“Be Here Now”
Jeremiah 33: 14-16
Luke 21: 25 -36
There’s a phrase seminary students learn in public worship courses. It is: “Every Sunday is a little Easter.” If you’ve been hanging out with seminarians or reading theological and liturgical books, or if you’ve ever helped plan worship at the Wesley Foundation, you might know this one, too. It means that no matter what the season of the Christian year, Sunday commemorates and celebrates the Sunday – Easter – that makes sense of the whole rest of the year. At the liturgical level, it means that even in a penitential season like Advent or Lent, Sunday is a day for celebration and for savoring a taste of that feast for which we long.
It’s a good reminder for us of that “already-not yet” orientation Christians live by. Christ has come, inaugurating the Reign of God. And yet we are still waiting to witness that Reign come in its fullness. The days are surely coming (Jeremiah 33:14)Ã¢â‚¬Â¦Thy kingdom come, on earth as it is in heaven. To give you another theological term, it is what we call an eschatological expectation. Eschatology is the study of “last things.” It’s “the expectation and the assurance that in the end God and God’s love will prevail.” Easter is the defining event that makes this clear to us. Where, O Death, is now thy sting? It’s safe to count on this, to live by this.
Bill Mallard, a retired clergy person from our conference and one of my seminary professors at Candler, is quite the wacky theologian and professor. In addition to teaching us about church history, he felt that part of his role was to arm us with impressive phrases to pull out at parties. “Eschatological expectation” was one of those and he would stop in the middle of a lecture, wave everyone to their feet, and have us rehearse the phrase with gusto. Even today, it’s hard for me to say the words without the gusto.
Maybe that is as it should be. This basic Christian orientation of ours packs some gusto. Eschatological expectation!
I recently heard Will Ferrell being interviewed on Fresh Air and the host played a snippet from one of his movies I haven’t seen. I think it’s the one about race car driving. His character prays before each meal and he always prays to “Baby Jesus.” All the time, every mention, all through the prayer. Apparently his wife finds this a little strange or annoying because in this particular scene she mentions to him that, well, Jesus did actually grow up and that he doesn’t have to pray only to the manger. Ferrell’s character immediately responds that she can pray to whatever age Jesus she wants to, but he prefers the Baby Jesus.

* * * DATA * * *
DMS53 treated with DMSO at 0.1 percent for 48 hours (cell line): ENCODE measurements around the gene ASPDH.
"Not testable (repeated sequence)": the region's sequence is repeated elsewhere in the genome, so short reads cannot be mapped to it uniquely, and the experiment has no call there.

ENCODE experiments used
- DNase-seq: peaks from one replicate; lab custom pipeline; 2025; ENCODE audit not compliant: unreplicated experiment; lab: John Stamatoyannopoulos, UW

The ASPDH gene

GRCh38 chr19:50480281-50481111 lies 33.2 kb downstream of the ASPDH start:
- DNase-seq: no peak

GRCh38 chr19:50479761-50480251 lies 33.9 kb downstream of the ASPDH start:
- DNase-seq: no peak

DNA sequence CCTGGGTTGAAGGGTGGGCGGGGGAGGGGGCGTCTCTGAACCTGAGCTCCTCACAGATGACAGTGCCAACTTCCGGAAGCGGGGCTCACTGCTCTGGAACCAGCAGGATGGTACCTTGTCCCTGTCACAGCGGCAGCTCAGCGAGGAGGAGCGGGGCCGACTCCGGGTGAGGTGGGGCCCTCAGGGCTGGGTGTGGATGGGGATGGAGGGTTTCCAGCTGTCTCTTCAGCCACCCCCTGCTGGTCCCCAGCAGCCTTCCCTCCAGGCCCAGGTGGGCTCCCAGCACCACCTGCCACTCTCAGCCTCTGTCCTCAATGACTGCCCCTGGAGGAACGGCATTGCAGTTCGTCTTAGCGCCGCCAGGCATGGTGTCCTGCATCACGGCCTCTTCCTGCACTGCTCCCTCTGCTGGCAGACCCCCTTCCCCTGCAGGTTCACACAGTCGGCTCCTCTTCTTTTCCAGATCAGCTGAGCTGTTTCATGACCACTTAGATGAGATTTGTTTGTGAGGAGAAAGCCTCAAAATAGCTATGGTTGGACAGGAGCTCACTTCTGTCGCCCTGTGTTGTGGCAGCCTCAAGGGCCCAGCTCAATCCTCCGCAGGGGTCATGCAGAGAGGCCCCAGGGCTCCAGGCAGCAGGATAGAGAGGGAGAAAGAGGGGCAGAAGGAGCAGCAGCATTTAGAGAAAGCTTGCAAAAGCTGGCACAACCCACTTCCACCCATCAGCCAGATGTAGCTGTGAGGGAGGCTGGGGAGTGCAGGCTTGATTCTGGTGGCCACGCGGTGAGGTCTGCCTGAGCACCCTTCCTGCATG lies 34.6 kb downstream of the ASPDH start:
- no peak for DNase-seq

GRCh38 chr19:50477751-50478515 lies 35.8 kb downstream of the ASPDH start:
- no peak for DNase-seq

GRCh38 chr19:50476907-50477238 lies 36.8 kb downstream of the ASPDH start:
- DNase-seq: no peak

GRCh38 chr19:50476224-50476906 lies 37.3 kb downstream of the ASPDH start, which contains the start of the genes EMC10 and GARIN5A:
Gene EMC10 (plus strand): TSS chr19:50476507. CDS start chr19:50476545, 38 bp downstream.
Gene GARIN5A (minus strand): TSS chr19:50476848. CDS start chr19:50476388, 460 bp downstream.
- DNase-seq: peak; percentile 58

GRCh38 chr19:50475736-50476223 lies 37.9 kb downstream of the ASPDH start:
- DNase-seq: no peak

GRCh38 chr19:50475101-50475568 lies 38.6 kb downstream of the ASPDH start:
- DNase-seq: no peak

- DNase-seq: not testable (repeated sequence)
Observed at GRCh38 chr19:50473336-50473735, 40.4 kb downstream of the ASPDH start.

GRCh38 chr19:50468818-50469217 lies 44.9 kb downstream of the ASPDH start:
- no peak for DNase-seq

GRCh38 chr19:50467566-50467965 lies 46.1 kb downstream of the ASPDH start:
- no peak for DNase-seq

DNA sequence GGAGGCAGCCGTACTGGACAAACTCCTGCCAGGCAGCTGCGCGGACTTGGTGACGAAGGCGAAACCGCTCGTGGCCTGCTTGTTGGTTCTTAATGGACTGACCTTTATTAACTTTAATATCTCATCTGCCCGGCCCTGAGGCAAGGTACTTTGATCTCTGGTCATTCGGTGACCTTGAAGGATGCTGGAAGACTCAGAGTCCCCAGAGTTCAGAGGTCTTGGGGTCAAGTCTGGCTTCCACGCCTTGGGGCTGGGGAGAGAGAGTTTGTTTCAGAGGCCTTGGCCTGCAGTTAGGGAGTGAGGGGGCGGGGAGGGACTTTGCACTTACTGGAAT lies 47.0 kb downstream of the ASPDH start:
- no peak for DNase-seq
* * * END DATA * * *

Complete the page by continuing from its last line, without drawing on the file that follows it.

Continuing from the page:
It was a hilarious scene but it also got me to thinking. Does it matter? Is this focus on Jesus as infant necessarily a bad thing, theologically?
It seems like a timely question. I had a 45-minute conversation with several other pastors this week about the struggle to keep Advent and Christmas as distinct seasons. Sometimes it seems it is a struggle to keep Advent at all. I think I saw some nativity scenes last weekend – a few days after Thanksgiving and an entire week before Advent begins!
The thing about Christmas is that we need preparation to get there. We forget that sometimes. Sure, the Baby Jesus is sweet and the crÃƒÂ¨che scenes are nostalgic and warm. Sure, it is pleasant to have a few days vacation and to give and receive gifts. But are we really ready to give birth to Christ, here in the midst of these lives? If I’m just remembering a sweet baby from a while ago, fine. But what if God is asking to be borne through me into every corner of my life and the life of this world? What if that is the coming we are preparing for? Doesn’t Advent seem a bit more necessary in that case?